Looking back at a whirlwind season, during which she rewrote several Maine records and emerged as a dominant force on the track, Kate easily ranks 2012–13 “by far my favorite year out of all the years I’ve competed in sports throughout my life, although not because of everything that I achieved.”

“The first thing I think of when I think of the sport track and field is how much I truly enjoy it and the people involved in it. I can’t say enough how thankful I am for everyone’s love and support. I didn’t know how much I truly loved this sport until I found out how supportive my coaches, teammates, family, friends and competitors are,” she said. “Also, the community as a whole has played a huge role in inspiring me to do my best and becoming a better person.”

If she were asked to choose one moment that stood out or was most memorable this past year, Kate would “all of the people I got to know better; both my teammates and competitors.”

“This year, I’m most proud of my team. Everyone did phenomenal, both seasons; setting personal records all year and coming in second at the outdoor State Meet. That was a huge highlight of the year and that is something I’ll always remember,” she said. “Also, it’s taken some time to adapt to the pressure of the sport in general. I never thrived under pressure in other sports, although with track, the pressure pushes me to compete well. It’s become one of my favorite feelings after learning how to cope with it and not let it affect my performance in a negative way.”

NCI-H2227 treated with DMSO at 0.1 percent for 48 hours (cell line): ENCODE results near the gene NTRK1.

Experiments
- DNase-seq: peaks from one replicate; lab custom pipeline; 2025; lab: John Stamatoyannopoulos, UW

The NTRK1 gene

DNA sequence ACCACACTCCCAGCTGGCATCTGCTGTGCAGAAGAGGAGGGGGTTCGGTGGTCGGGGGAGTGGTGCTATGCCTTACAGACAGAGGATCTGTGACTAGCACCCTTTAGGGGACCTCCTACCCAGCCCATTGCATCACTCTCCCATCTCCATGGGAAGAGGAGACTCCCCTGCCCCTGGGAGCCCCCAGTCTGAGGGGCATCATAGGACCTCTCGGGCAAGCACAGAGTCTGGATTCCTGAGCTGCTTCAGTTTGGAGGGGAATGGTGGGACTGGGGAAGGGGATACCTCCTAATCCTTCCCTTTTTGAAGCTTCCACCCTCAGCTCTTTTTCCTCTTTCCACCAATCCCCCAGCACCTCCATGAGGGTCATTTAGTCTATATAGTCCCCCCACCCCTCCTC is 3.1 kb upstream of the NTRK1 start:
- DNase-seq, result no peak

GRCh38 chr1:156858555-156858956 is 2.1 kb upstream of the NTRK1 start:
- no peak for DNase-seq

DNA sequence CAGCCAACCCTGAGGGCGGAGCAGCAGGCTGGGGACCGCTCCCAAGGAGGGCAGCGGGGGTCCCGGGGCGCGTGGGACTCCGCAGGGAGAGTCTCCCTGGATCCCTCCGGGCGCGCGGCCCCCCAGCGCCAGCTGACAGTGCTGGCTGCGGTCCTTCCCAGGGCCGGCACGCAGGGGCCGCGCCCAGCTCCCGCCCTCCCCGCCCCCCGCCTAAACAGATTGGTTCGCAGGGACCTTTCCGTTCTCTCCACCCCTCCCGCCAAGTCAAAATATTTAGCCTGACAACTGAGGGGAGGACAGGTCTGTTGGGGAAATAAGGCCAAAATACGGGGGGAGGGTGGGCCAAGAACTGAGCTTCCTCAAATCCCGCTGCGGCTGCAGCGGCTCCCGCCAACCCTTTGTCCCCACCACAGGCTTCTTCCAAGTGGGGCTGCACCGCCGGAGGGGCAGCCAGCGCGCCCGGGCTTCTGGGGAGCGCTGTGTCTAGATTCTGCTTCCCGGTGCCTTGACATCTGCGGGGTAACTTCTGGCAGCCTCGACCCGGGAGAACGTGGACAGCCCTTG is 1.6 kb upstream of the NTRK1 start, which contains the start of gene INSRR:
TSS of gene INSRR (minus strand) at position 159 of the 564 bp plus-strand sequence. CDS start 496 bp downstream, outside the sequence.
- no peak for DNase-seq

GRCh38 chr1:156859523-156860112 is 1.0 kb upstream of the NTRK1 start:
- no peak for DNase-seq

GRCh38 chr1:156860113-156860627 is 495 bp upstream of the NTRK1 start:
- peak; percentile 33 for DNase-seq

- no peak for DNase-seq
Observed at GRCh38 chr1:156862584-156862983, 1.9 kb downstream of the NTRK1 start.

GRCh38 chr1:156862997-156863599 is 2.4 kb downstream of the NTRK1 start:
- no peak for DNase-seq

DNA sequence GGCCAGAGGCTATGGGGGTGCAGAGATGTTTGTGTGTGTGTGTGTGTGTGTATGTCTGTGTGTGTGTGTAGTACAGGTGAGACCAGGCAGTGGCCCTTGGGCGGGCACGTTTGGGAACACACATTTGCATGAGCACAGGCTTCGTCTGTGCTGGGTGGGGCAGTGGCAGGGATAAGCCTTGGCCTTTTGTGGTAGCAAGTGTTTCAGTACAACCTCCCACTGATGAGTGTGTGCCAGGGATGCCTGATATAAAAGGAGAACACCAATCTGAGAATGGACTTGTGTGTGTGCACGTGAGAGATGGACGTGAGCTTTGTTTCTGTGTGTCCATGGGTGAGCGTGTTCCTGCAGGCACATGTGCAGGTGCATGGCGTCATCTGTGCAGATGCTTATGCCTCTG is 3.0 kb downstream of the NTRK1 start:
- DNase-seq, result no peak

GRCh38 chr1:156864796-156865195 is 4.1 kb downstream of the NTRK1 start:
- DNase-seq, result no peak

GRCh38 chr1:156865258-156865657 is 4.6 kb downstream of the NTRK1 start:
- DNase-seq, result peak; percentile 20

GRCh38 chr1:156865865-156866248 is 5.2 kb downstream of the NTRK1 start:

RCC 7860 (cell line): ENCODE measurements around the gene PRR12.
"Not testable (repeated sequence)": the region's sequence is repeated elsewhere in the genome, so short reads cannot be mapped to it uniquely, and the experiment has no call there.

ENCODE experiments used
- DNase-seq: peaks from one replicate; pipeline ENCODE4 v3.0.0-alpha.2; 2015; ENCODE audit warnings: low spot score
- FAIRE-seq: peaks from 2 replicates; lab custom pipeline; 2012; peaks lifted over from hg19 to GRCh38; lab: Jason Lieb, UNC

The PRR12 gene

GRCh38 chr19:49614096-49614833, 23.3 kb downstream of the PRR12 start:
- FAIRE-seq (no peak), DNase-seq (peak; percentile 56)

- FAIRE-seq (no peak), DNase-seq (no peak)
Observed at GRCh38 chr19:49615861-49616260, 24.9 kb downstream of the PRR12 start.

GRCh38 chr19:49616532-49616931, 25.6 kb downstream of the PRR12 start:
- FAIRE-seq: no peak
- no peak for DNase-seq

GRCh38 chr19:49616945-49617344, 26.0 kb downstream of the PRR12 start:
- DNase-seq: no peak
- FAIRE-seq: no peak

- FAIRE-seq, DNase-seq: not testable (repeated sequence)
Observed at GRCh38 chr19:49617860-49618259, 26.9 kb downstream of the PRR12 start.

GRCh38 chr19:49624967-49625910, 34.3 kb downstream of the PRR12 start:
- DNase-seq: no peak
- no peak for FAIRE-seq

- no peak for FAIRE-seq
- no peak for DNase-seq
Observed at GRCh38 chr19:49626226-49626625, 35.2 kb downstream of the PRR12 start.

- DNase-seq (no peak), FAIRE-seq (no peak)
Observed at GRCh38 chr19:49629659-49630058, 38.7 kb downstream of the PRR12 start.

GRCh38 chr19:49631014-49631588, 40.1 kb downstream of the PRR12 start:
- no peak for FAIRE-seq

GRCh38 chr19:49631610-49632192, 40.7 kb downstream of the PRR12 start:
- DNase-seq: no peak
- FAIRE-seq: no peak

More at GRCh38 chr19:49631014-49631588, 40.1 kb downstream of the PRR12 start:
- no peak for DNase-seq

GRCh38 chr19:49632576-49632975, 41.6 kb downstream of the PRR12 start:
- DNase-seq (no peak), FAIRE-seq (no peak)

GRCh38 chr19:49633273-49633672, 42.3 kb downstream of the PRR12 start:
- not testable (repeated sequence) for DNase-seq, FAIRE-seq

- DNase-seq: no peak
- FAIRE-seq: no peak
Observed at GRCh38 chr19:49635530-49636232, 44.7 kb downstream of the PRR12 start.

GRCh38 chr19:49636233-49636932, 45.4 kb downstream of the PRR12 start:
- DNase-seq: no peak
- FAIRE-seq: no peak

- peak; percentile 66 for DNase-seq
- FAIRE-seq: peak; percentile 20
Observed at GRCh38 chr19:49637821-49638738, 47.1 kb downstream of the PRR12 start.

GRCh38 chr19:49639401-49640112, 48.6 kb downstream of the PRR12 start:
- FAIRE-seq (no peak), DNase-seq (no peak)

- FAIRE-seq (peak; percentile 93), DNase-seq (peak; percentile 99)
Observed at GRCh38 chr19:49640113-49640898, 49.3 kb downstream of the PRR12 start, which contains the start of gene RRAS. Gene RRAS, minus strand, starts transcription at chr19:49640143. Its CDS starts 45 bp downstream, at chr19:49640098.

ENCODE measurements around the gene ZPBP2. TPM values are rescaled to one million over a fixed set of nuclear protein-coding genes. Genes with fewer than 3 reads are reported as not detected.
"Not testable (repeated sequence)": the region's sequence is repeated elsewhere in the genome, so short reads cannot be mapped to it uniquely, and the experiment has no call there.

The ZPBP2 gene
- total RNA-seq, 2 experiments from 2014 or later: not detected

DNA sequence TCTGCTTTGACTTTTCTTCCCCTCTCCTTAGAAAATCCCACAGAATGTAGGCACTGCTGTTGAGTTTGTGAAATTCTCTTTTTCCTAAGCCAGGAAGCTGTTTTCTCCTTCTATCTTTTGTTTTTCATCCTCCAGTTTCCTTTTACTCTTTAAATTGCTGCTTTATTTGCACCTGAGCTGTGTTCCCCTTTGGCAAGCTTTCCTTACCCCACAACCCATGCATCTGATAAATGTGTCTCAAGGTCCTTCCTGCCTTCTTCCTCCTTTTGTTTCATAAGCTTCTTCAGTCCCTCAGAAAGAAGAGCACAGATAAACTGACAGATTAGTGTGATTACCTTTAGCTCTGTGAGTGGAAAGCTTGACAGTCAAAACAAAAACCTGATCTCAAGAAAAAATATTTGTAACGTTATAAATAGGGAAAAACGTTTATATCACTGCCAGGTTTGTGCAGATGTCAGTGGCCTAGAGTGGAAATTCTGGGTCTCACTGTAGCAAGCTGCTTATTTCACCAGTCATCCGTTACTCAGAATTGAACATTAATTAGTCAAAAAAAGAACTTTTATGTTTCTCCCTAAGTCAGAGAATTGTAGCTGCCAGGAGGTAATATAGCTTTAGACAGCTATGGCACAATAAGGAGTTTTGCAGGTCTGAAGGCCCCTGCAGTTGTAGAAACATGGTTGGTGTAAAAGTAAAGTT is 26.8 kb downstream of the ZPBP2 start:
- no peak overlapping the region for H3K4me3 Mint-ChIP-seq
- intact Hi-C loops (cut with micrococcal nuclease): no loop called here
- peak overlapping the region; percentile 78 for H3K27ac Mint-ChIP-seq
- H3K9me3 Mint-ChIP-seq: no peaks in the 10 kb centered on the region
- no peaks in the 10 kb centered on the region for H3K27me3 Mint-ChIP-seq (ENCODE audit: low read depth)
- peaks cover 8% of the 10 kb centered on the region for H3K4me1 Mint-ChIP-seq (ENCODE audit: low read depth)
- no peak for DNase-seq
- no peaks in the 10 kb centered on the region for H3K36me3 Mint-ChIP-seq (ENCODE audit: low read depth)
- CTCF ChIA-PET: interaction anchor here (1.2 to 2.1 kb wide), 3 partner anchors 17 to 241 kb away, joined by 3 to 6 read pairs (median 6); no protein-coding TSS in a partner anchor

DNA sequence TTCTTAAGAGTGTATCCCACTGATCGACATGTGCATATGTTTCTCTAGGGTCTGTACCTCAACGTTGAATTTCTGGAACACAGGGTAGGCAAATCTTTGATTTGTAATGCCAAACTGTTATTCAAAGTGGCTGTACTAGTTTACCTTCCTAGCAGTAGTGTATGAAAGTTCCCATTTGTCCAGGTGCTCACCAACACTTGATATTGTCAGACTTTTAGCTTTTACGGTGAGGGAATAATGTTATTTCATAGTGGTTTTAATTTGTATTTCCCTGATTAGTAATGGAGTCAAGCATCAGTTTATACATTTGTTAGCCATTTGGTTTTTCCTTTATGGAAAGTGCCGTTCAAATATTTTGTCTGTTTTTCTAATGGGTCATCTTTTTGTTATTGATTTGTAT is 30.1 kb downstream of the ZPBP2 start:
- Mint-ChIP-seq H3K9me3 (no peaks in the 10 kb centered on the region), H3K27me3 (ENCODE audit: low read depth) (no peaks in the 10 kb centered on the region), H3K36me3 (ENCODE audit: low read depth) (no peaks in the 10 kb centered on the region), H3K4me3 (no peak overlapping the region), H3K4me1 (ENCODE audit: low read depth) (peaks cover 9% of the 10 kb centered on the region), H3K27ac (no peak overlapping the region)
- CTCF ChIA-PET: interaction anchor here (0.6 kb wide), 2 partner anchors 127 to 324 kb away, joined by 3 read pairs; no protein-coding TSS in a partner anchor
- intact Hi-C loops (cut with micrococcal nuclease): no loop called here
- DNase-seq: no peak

She has also found herself constantly in the media limelight. Just as she displays a graceful glide down the track, Kate also has become a better public speaker, and now looks forward to speaking with reporters about her races.

“The pressure from the press is weird for me still. It’s weird to think that newspaper reporters from around Maine want to talk to me and ask about my performances, how I was feeling, etc. At first, I would get really nervous and obsess over not messing up, but now I enjoy talking to them and telling them what was going through my mind when I was doing my events,” she said.

How does one top a record-setting year? After some much deserved rest, Kate will resume workouts and prepare her next assault on the record books, which carries her name in the 100, 200 and long jump.

“I already can’t wait for next season. It’ll be nice to have a break for a while, but I know in no time I’ll be itching to get going again,” she said. “As for future goals, I’ll be planning on bettering my times and distances, placing better in bigger meets, and getting to know more people from the track world.”